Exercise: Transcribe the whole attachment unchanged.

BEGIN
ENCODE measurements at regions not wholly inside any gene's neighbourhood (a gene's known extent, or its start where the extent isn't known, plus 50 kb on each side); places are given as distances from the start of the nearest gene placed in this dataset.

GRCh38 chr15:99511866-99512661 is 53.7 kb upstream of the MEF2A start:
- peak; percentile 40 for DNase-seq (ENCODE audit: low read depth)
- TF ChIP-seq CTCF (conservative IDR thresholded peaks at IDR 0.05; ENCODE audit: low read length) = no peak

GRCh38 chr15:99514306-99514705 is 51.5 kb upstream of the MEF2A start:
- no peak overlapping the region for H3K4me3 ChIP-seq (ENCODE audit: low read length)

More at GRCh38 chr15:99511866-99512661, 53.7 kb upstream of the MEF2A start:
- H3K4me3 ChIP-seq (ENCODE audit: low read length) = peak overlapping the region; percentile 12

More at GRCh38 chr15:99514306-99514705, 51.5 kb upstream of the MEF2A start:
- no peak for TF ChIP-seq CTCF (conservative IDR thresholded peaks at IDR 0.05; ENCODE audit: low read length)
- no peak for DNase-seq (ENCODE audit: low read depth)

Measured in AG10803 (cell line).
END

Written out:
ENCODE measurements at regions not wholly inside any gene's neighbourhood (a gene's known extent, or its start where the extent isn't known, plus 50 kb on each side); places are given as distances from the start of the nearest gene placed in this dataset.

GRCh38 chr15:99511866-99512661 is 53.7 kb upstream of the MEF2A start:
- peak; percentile 40 for DNase-seq (ENCODE audit: low read depth)
- TF ChIP-seq CTCF (conservative IDR thresholded peaks at IDR 0.05; ENCODE audit: low read length) = no peak

GRCh38 chr15:99514306-99514705 is 51.5 kb upstream of the MEF2A start:
- no peak overlapping the region for H3K4me3 ChIP-seq (ENCODE audit: low read length)

More at GRCh38 chr15:99511866-99512661, 53.7 kb upstream of the MEF2A start:
- H3K4me3 ChIP-seq (ENCODE audit: low read length) = peak overlapping the region; percentile 12

More at GRCh38 chr15:99514306-99514705, 51.5 kb upstream of the MEF2A start:
- no peak for TF ChIP-seq CTCF (conservative IDR thresholded peaks at IDR 0.05; ENCODE audit: low read length)
- no peak for DNase-seq (ENCODE audit: low read depth)

Measured in AG10803 (cell line).